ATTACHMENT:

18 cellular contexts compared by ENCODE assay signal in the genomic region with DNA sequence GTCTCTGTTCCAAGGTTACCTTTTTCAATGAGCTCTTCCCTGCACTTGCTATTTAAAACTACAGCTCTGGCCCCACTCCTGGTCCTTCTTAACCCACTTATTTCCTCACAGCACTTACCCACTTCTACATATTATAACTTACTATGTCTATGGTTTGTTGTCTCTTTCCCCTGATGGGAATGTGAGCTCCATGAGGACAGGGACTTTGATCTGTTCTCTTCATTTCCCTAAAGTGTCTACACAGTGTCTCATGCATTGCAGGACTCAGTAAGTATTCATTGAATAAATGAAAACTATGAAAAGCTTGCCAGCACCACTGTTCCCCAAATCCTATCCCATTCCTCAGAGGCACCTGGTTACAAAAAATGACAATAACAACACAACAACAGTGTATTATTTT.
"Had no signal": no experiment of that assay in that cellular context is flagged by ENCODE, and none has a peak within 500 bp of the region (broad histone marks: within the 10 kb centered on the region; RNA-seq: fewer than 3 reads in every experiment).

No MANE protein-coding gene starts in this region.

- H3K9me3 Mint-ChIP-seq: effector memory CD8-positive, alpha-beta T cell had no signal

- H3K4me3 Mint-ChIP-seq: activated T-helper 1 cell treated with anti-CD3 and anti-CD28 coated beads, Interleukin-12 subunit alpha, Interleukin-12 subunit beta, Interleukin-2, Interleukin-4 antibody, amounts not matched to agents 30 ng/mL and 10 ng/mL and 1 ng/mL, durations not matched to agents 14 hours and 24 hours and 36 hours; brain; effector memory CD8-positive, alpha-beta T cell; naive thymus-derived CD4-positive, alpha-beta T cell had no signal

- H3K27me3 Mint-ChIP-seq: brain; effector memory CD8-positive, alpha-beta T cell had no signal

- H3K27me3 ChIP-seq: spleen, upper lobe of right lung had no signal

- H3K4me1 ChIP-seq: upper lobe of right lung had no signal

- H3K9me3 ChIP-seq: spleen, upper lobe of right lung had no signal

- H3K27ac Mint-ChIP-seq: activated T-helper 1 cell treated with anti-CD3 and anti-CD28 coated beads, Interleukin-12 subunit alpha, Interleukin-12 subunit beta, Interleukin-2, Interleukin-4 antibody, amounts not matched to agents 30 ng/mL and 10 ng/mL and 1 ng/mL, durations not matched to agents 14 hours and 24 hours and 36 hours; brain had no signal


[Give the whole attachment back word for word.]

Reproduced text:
18 cellular contexts compared by ENCODE assay signal in the genomic region with DNA sequence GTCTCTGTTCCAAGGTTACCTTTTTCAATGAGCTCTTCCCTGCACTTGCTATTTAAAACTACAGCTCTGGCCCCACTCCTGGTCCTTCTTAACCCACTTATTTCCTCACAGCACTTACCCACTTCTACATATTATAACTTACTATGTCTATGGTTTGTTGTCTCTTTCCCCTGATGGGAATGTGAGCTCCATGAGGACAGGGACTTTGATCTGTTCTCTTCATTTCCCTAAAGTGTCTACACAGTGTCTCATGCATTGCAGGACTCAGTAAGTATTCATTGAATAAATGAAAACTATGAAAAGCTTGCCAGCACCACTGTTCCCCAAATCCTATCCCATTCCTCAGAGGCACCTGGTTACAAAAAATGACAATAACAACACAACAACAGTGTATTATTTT.
"Had no signal": no experiment of that assay in that cellular context is flagged by ENCODE, and none has a peak within 500 bp of the region (broad histone marks: within the 10 kb centered on the region; RNA-seq: fewer than 3 reads in every experiment).

No MANE protein-coding gene starts in this region.

- H3K9me3 Mint-ChIP-seq: effector memory CD8-positive, alpha-beta T cell had no signal

- H3K4me3 Mint-ChIP-seq: activated T-helper 1 cell treated with anti-CD3 and anti-CD28 coated beads, Interleukin-12 subunit alpha, Interleukin-12 subunit beta, Interleukin-2, Interleukin-4 antibody, amounts not matched to agents 30 ng/mL and 10 ng/mL and 1 ng/mL, durations not matched to agents 14 hours and 24 hours and 36 hours; brain; effector memory CD8-positive, alpha-beta T cell; naive thymus-derived CD4-positive, alpha-beta T cell had no signal

- H3K27me3 Mint-ChIP-seq: brain; effector memory CD8-positive, alpha-beta T cell had no signal

- H3K27me3 ChIP-seq: spleen, upper lobe of right lung had no signal

- H3K4me1 ChIP-seq: upper lobe of right lung had no signal

- H3K9me3 ChIP-seq: spleen, upper lobe of right lung had no signal

- H3K27ac Mint-ChIP-seq: activated T-helper 1 cell treated with anti-CD3 and anti-CD28 coated beads, Interleukin-12 subunit alpha, Interleukin-12 subunit beta, Interleukin-2, Interleukin-4 antibody, amounts not matched to agents 30 ng/mL and 10 ng/mL and 1 ng/mL, durations not matched to agents 14 hours and 24 hours and 36 hours; brain had no signal